Pedestrian crossing will ‘kill the town’, say Lyme Regis councillors

Mayor Michaela Ellis (left) said she could not support the scheme if it meant losing seven to eight parking spaces, but Councillor Cheryl Reynolds expressed disappointment that councillors had changed their views on the crossing

COUNCILLORS have said a pedestrian crossing in the centre of Lyme Regis would “kill” the town, despite previously backing the scheme.

Town councillors last year pushed for a pedestrian crossing to be built in Broad Street, following a petition signed by more than 100 residents. The matter was taken to Dorset County Council where it was moved to the top of list of crossing requests and later allocated funding from the 2017-18 budget.

A design for the puffin crossing has now been sent back to the town council for initial comments before a wider consultation is held, but members were shocked to see the scheme would result in the loss of seven to eight parking spaces in Broad Street.

The proposed scheme would see the crossing built between the Pug & Puffin and Joules stores. Many councillors said they were under the impression the crossing would be created further down the road, where the pavement is already widened outside 57-58 Broad Street – the former town council offices – but highways officers have said this is not possible because of the proximity to the Royal Lion Hotel and Three Cups car park entrances.

Speaking at last week’s Town Management & Highways Committee meeting, the Mayor of Lyme Regis, Councillor Michaela Ellis, said she was “disappointed” to see how many parking spaces would be lost and she was concerned that the town would end up with just the disabled bay and two other spaces at the top of the high street, and the spaces outside the Royal Lion.

“I can see a lot of people being dead against this with all these parking spaces being lost,” she added.

“There is no way that I can agree with this, because for as many people who want this crossing there are going to be just as many people who do not want to lose the parking spaces up there. We’ve got to think of both lots of people.”

Councillor Derek Hallett commented: “I never voted in favour of this. I think it’s unworkable; it will just cause a massive traffic problem and we have enough traffic problems without making another one.”

Councillor Jeff Scowen added: “This is really going to stack up the traffic. Yes, we do need a crossing, of course we do, but the loss of spaces and the backing up of traffic… we are severely going to back the traffic up.”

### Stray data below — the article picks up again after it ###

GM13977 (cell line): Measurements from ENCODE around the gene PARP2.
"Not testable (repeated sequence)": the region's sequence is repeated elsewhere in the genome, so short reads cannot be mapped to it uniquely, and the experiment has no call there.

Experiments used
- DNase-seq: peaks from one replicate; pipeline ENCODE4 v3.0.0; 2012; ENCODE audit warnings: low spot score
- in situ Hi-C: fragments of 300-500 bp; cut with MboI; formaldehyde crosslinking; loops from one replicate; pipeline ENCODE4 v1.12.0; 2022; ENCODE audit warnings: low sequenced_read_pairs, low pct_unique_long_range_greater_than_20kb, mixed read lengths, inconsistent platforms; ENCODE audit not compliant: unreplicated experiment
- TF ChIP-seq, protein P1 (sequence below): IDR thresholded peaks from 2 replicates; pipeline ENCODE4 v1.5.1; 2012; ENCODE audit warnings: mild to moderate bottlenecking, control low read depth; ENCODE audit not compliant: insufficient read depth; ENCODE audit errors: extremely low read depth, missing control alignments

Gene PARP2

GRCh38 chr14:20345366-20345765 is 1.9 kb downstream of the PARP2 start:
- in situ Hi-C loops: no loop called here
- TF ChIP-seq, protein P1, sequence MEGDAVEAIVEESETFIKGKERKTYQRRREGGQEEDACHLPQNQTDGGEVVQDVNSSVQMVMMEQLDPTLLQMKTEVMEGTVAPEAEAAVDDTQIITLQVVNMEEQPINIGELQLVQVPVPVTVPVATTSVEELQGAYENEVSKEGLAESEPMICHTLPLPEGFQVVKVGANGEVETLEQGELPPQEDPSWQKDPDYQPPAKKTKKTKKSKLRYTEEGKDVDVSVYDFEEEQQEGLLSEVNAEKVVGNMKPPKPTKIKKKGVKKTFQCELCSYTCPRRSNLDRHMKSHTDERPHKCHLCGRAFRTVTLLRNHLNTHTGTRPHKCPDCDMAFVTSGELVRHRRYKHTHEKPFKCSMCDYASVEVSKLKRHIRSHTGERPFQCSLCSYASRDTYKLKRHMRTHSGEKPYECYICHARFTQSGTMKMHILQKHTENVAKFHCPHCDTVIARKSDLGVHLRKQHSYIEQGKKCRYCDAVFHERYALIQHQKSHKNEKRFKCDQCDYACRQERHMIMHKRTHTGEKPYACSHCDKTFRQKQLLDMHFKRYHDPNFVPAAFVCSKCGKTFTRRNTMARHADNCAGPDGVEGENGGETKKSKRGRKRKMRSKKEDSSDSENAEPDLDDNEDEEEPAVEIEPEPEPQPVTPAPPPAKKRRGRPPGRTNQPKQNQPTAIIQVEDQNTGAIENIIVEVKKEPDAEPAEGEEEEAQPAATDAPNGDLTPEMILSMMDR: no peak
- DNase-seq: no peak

Councillor Owen Lovell said: “When you consider the economy of the town, it needs people, people need to get to the shops we have left in the town and they need parking. Taking out this number of spaces really is going to cripple the town.

“I’d be very surprised if you didn’t get every trader in the town object to this because of loss of parking.”

Town clerk John Wright acknowledged that there were likely to be objections to the proposal but he reminded councillors that they had pushed for the crossing and expressed concern that going back on the decision would “undermine their credibility”.

Councillor Ellis replied: “Yes, we have pushed, but had I had this in front of me I would not have agreed to it. As it is at the moment I cannot look at this favourably.”

Councillor Cheryl Reynolds, who originally led the campaign for the crossing, expressed disappointment that her fellow councillors had changed their views.

She commented: “In the very beginning we were told there would be a loss of six spaces, now they’re saying maybe seven. Nothing has really changed. We are the only town without a crossing and we all discussed this before, we all agreed to it.”

Councillor Stan Williams said: “To lose seven spaces, I think we’ll have a riot from the traders and the public who park there.”

Councillor Graham Turner commented: “For anyone trying to do any work in the town, it’s impossible now to park and this will make it even more impossible.”

Councillor Ellis added: “We will kill the town.”

Councillor Lovell suggested that the town council repeat its request for Dorset County Council to move the bus stop outside the post office further up the road to its original position, and to ask if the crossing could then be sited further up the road, which would result in less parking spaces being lost.

Councillor Ellis expressed concern this would affect deliveries to the Co-operative and Tesco Express.

Committee chairman Councillor John Broom commented: “It’s worth a try. If we put this forward as it is now, we will be…”

“Crucified,” Councillor Lovell interjected.

It was agreed to go back to Dorset County Council and ask if there were any alternative locations for the crossing.

Lyme Regis editor & Colyton reporter | Francesca gained a First Class Honours degree in journalism and her NCTJ qualifications at Southampton Solent University before joining the paper full-time in 2011. She is now editor of the Lyme Regis edition, as well as a sub-editor on the East Devon and South Somerset editions, and reporter for Colyton.


  1. I holidayed in Lyme Regis six years ago. It is a lovely town but blighted by traffic and fumes — and most of the time it was impossible to cross the main road safely.

    If our experience had been different we may have been tempted back.

    Killing the town by removing parking spaces? You are killing the town by not having crossings.

  2. As a visitor to Lyme Regis who came with a small child, I can only say that the single most negative part of my experience was the traffic. A proper pedestrian crossing would help a lot here. Given the amount of parking that exists, losing six spaces is neither here nor there. (I’m not sure why there are any parking places at all on Broad St, other than essential loading access; the space would be much more valuable as wider footpaths.)